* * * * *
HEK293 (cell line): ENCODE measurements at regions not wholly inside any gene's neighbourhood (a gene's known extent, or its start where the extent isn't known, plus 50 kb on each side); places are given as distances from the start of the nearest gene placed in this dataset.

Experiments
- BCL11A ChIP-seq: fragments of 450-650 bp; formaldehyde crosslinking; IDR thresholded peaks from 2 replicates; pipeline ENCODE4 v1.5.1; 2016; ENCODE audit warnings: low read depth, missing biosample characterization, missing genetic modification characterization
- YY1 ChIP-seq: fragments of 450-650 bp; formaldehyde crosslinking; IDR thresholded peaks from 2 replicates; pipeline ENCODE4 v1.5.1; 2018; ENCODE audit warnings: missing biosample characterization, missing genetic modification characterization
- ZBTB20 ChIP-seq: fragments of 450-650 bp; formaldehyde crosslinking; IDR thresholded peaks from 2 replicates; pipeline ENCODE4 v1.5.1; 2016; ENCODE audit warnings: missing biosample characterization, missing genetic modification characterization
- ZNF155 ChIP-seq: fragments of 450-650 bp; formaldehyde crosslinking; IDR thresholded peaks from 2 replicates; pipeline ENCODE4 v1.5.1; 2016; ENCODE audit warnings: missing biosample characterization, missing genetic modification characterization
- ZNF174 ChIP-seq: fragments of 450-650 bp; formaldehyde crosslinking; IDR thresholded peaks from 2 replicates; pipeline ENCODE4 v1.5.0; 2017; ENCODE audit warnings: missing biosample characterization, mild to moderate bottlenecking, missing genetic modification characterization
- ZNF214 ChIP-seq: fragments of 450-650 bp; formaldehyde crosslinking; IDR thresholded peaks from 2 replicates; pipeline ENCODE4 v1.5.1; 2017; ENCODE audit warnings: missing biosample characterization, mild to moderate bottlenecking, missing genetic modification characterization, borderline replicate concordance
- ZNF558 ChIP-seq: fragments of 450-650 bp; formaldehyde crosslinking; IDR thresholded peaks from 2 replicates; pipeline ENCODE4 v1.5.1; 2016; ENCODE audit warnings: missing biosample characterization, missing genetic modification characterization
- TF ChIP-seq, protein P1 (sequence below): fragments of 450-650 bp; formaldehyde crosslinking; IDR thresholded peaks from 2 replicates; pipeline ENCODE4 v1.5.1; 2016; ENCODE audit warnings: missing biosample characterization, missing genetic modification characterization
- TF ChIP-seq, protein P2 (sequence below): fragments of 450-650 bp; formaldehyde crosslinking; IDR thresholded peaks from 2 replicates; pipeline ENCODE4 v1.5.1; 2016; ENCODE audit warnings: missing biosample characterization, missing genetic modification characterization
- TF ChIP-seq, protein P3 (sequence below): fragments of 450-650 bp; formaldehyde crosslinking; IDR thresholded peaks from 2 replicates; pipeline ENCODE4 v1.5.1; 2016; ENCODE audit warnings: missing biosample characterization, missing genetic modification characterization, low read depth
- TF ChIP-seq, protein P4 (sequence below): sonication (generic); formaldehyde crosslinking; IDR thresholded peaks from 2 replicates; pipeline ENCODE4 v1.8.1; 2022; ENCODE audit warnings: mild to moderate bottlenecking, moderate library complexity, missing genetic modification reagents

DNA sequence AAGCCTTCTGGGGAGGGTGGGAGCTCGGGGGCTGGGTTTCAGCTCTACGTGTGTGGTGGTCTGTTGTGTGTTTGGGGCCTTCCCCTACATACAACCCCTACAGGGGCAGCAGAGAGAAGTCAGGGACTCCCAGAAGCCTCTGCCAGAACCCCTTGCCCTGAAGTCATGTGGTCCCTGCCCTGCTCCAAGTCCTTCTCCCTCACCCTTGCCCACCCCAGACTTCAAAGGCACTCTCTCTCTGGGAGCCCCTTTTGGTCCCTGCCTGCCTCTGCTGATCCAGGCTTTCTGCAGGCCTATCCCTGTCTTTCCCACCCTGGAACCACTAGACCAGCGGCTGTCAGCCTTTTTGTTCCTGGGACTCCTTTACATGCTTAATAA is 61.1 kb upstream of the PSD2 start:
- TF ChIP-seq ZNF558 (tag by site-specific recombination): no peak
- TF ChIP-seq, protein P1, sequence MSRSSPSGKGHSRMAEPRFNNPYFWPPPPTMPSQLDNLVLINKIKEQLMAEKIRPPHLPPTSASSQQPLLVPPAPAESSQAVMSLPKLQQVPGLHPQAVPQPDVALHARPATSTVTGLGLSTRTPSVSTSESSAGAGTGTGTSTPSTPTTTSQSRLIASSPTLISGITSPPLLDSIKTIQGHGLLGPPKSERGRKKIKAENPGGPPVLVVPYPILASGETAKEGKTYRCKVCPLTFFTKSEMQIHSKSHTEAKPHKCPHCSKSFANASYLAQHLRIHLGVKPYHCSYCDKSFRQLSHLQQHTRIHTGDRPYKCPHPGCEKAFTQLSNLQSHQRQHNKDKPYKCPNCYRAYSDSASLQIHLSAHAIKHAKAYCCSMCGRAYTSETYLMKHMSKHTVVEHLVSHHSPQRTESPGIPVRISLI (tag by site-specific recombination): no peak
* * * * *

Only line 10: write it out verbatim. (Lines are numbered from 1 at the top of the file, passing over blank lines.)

- TF ChIP-seq, protein P1 (sequence below): fragments of 450-650 bp; formaldehyde crosslinking; IDR thresholded peaks from 2 replicates; pipeline ENCODE4 v1.5.1; 2016; ENCODE audit warnings: missing biosample characterization, missing genetic modification characterization